This image travelled the world as a defining photo of the dangers faced by workers associated with extractive industry.

Diver Joel Gonzaga of the Philippine purse seiner 'Vergene' at work using only a single air compressor hose to the surface, in and around a skipjack tuna purse seine net, in the international waters of high seas pocket.

Fish stocks are plummeting around the world, especially tuna stocks. Photos like this help capture and communicate the impact of overfishing.

This powerful photograph shows adult brown pelicans waiting in a holding pen to be cleaned by volunteers at the Fort Jackson International Bird Rescue Research Center in Buras.

These birds were covered in oil from the Deepwater Horizon wellhead disaster. The BP-leased Deepwater Horizon oil platform exploded on 20 April, 2010 and sank after burning.

The photo which brought the world's attention to the extreme measures the Russian authorities would take to protect their Arctic oil interests: a member of the Russian coast guard points a gun at a Greenpeace International activist as peaceful protestors attempt to climb the Prirazlomnaya, an oil platform in Russia's Pechora Sea which is operated by Russian state-owned energy giant Gazprom.

The activists were there to stop the Prirazlomnaya from becoming the first rig to produce oil from the ice-filled waters of the Arctic.

Greenpeace is a movement of people like you, standing up for our forests, oceans, and climate. Together, we're working towards a green and peaceful future where humans intellect results in sustainable innovation, not greed and destruction.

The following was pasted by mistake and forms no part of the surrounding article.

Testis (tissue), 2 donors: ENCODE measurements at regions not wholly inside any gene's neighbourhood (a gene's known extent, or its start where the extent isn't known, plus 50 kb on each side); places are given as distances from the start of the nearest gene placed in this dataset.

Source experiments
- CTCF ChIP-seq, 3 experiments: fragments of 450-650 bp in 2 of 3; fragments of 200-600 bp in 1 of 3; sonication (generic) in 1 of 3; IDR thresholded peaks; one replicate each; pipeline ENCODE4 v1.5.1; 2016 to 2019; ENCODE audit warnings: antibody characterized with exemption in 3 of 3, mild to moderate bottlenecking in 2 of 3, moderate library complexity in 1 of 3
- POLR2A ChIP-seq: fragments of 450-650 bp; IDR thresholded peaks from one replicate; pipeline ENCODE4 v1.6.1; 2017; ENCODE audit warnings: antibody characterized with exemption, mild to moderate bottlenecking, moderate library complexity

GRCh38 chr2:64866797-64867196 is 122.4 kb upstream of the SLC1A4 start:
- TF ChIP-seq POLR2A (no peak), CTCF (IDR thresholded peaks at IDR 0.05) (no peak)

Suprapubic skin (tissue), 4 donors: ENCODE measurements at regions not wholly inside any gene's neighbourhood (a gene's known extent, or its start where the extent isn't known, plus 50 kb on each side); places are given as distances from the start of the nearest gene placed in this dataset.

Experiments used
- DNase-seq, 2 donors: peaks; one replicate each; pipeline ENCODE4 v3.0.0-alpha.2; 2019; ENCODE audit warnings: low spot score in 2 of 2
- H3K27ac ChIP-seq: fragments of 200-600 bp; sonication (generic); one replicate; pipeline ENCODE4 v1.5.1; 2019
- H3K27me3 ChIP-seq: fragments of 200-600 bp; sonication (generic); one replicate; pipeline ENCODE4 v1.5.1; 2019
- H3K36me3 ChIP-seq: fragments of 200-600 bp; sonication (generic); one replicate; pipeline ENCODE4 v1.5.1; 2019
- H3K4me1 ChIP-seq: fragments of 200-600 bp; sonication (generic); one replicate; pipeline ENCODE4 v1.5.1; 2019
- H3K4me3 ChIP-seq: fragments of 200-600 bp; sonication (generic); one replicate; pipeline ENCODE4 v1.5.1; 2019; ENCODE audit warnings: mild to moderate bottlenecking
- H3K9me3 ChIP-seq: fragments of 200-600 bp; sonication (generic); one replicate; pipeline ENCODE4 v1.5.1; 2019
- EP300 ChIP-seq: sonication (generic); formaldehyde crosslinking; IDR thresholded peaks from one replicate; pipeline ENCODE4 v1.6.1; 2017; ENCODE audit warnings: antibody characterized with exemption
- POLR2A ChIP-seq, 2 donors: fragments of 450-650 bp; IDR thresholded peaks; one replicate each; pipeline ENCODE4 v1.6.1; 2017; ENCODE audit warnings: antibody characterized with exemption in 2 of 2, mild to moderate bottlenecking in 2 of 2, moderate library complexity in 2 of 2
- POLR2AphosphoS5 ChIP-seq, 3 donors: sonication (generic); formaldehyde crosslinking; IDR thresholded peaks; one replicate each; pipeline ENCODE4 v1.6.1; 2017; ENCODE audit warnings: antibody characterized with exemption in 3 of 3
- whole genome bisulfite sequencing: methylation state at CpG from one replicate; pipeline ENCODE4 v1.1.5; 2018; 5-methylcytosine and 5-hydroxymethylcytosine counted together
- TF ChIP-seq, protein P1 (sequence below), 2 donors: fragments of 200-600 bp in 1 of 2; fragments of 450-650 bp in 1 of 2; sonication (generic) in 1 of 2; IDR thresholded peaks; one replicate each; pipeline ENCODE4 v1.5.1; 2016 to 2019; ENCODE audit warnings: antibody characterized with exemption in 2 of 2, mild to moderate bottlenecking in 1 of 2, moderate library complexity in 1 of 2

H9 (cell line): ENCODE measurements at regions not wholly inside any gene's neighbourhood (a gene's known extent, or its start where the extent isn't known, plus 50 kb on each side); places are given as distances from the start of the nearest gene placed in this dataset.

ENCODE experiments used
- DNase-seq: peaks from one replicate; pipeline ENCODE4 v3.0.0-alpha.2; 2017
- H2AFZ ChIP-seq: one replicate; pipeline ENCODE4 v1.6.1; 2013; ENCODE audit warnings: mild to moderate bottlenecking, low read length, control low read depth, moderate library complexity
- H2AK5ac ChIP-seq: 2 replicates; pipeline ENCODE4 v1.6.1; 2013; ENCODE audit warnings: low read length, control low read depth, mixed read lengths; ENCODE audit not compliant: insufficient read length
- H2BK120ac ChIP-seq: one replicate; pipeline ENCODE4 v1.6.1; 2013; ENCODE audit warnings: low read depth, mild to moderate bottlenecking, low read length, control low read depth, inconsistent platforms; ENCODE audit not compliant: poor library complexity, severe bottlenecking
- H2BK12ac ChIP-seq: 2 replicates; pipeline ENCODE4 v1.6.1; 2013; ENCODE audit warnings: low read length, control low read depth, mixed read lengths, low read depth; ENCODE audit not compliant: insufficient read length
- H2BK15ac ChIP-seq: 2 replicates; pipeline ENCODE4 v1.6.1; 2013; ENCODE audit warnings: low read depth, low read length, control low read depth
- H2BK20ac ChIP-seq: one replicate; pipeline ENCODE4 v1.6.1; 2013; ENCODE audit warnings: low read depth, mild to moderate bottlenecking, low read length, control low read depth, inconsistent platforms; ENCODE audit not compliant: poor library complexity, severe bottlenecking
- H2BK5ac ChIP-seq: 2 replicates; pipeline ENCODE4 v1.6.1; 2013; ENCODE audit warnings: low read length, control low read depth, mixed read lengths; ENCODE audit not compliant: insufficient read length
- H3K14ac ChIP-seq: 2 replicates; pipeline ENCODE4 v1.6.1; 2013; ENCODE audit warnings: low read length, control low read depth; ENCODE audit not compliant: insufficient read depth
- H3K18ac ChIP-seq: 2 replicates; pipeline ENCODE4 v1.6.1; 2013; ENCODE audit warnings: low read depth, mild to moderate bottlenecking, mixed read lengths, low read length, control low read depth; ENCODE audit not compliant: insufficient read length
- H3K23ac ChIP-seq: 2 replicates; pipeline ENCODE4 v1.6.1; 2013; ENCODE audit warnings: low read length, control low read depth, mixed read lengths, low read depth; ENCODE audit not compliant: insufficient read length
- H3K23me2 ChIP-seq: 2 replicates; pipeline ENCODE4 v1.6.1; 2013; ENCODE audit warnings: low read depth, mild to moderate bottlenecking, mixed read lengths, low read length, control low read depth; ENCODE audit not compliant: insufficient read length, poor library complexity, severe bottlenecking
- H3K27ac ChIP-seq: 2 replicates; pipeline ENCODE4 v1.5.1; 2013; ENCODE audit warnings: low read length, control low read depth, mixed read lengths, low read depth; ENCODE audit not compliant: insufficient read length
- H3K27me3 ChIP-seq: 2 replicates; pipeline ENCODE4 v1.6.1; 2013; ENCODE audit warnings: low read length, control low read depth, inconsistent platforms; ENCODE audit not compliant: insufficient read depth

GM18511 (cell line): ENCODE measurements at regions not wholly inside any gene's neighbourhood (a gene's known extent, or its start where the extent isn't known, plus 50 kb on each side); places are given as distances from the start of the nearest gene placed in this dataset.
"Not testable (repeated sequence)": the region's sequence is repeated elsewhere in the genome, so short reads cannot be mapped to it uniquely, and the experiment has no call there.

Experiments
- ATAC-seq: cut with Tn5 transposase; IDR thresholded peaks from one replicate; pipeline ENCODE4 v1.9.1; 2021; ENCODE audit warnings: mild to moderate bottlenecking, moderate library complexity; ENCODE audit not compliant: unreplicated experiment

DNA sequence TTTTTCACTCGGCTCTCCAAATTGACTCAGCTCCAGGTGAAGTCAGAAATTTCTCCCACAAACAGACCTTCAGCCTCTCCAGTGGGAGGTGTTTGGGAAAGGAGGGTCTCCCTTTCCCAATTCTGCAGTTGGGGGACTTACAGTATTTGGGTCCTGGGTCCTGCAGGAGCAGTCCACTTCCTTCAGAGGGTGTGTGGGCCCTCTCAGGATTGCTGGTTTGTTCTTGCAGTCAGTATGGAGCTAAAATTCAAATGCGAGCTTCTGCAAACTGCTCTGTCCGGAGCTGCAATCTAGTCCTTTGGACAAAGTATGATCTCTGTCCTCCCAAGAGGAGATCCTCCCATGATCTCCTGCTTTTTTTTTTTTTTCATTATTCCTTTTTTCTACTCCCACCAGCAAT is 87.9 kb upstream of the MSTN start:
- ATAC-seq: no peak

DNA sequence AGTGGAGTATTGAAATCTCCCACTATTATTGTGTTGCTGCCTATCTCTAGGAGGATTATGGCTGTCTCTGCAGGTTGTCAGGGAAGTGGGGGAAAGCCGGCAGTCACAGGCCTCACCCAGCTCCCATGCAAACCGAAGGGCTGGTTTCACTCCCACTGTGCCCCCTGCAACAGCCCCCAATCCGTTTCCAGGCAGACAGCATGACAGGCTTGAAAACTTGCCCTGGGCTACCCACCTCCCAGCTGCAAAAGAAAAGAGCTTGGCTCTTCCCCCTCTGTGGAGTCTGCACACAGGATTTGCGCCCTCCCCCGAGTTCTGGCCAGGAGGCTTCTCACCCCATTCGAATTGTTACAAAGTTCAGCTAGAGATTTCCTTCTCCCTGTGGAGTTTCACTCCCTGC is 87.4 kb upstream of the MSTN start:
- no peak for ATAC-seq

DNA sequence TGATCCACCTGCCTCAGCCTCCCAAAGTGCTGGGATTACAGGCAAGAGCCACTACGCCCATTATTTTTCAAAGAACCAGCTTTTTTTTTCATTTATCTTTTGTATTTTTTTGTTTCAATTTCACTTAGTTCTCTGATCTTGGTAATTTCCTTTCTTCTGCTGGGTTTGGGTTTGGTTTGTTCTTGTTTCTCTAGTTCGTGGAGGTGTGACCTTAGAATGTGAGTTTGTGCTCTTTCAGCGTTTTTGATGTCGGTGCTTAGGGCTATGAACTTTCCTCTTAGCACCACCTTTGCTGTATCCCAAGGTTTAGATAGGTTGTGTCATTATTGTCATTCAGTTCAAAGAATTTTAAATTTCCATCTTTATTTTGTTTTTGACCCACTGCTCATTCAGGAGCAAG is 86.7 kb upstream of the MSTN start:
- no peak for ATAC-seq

Your world needs you – get involved.
Read more [Greenpeace international]

Japanese Government – aided by the IAEA – puts nuclear victims at risk with forced resettlement scheme

The worst nuclear disaster in a generation at the Fukushima Daiichi nuclear power plant – which began in March 2011 – is still very much an ongoing crisis that will not be solved for the many many decades. Most of the massive radioactive releases were carried out to the Pacific Ocean by the prevailing winds at that time of year. But, on the nights of March 15th and 16th, the winds turned, carrying an enormous amount of radiation inland. Fukushima prefecture, especially to the northwest of the crippled reactor site, was heavily contaminated.

The Japanese government is undertaking decontamination efforts with the intention of lifting evacuation orders by Mach 2017. But Greenpeace investigations have made a shocking discovery: in Iitate – one of the priority targets of the Abe Government’s plan – radiation dose levels are comparable to those inside the 30km exclusion zone around Chernobyl. Even more surprising, this was true even around homes that had already been supposedly “decontaminated.”

What on earth would motivate the Japanese Government to do such a thing to the tens of thousands of nuclear victims and decontamination workers?

To answer that question, it is first important to understand a bit of background on Iitate:  – referred to as IitateVillage – is actually a 200 km2 area of heavily forested hills, mountains, and lakes, interspersed with farm fields, and homes. It lies 28 – 47 km to the northwest of the destroyed Fukushima Daiichi nuclear power plant, in the direct path of the heaviest on-land radioactive fallout.

Although the Abe Government has stated on its website that it is “decontaminating” Iitate – even going so far as to say on the Ministry of Environment website that 100% of the forest has already been decontaminated – you have to dig through several different pages to discover that they are only referring to about a ¼ of the land area of Iitate.